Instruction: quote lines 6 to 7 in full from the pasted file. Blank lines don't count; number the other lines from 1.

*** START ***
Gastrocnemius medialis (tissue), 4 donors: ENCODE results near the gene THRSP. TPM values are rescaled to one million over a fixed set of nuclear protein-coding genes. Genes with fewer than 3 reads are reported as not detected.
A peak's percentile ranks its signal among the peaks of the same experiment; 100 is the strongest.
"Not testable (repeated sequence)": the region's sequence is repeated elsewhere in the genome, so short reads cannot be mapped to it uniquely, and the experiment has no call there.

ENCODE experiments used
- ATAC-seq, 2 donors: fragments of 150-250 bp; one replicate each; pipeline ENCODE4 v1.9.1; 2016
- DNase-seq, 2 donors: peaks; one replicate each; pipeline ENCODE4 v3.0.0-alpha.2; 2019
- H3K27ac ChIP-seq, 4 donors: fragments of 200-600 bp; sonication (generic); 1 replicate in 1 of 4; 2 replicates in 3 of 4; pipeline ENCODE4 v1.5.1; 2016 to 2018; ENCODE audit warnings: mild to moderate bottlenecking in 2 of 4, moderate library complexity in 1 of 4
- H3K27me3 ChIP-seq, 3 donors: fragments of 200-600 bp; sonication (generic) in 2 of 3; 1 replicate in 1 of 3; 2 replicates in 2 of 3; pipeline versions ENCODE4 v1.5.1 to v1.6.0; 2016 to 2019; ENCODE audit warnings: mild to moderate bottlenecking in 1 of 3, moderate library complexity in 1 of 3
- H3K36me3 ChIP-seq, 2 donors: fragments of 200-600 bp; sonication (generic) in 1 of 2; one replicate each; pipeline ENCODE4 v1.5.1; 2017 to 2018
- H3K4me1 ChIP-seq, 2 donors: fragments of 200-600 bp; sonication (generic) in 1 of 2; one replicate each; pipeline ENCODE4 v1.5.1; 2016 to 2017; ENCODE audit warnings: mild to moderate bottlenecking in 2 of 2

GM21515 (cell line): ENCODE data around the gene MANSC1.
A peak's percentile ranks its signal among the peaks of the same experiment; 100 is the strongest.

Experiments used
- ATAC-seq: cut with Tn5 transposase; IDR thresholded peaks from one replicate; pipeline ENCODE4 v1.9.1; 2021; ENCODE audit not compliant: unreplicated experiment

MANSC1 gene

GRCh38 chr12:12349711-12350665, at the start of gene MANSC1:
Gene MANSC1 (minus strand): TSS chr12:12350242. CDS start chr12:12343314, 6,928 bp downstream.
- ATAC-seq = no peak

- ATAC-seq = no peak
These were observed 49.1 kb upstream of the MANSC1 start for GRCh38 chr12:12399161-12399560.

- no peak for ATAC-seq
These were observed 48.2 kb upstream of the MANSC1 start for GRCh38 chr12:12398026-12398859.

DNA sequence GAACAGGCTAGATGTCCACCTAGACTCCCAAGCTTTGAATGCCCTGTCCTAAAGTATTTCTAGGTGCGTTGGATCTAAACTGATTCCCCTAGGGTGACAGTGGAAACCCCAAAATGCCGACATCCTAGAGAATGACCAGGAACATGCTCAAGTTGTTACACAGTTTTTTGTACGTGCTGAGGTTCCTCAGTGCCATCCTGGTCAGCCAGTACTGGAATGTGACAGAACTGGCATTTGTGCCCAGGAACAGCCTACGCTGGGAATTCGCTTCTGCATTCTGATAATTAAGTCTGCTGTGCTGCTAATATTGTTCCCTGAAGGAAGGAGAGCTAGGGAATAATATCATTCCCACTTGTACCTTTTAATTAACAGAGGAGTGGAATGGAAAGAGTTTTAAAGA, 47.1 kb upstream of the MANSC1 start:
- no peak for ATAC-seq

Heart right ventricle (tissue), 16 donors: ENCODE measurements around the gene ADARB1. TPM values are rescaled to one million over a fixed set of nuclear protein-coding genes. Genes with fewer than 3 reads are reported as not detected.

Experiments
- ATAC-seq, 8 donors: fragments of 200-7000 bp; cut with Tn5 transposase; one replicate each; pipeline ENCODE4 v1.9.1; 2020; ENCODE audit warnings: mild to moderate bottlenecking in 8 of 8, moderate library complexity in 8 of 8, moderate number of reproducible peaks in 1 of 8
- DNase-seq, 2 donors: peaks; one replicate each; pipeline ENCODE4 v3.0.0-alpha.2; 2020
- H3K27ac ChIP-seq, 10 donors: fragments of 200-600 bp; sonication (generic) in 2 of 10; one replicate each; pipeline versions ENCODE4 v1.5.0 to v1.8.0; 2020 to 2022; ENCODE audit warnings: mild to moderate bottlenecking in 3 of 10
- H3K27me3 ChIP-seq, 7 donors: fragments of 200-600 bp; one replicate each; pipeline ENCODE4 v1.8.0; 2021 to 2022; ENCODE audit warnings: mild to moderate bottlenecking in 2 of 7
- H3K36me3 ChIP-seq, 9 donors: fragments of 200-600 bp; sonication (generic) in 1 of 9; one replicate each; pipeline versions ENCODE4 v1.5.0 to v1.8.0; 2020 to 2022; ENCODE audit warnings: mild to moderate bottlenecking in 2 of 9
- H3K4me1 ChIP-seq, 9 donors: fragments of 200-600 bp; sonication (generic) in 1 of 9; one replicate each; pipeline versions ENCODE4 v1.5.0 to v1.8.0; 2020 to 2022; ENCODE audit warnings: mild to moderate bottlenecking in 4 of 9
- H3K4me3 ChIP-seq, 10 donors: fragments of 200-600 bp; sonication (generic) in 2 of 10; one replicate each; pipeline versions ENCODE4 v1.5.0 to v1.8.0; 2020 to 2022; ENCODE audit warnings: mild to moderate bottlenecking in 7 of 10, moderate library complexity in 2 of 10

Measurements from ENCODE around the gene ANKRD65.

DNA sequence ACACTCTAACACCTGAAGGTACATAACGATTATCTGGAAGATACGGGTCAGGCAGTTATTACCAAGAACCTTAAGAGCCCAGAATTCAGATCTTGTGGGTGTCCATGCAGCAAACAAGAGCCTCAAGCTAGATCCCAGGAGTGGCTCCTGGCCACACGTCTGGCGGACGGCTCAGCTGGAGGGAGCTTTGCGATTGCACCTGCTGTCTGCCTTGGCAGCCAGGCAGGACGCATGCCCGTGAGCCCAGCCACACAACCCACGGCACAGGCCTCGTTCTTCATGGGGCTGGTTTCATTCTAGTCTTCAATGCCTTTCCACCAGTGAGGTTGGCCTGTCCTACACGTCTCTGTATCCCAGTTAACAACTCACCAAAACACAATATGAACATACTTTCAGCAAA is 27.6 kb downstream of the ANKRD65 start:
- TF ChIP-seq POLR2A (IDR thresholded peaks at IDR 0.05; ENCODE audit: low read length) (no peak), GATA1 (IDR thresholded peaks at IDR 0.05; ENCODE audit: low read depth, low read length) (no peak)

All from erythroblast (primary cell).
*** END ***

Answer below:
- DNase-seq, 2 donors: peaks; one replicate each; pipeline ENCODE4 v3.0.0-alpha.2; 2019
- H3K27ac ChIP-seq, 4 donors: fragments of 200-600 bp; sonication (generic); 1 replicate in 1 of 4; 2 replicates in 3 of 4; pipeline ENCODE4 v1.5.1; 2016 to 2018; ENCODE audit warnings: mild to moderate bottlenecking in 2 of 4, moderate library complexity in 1 of 4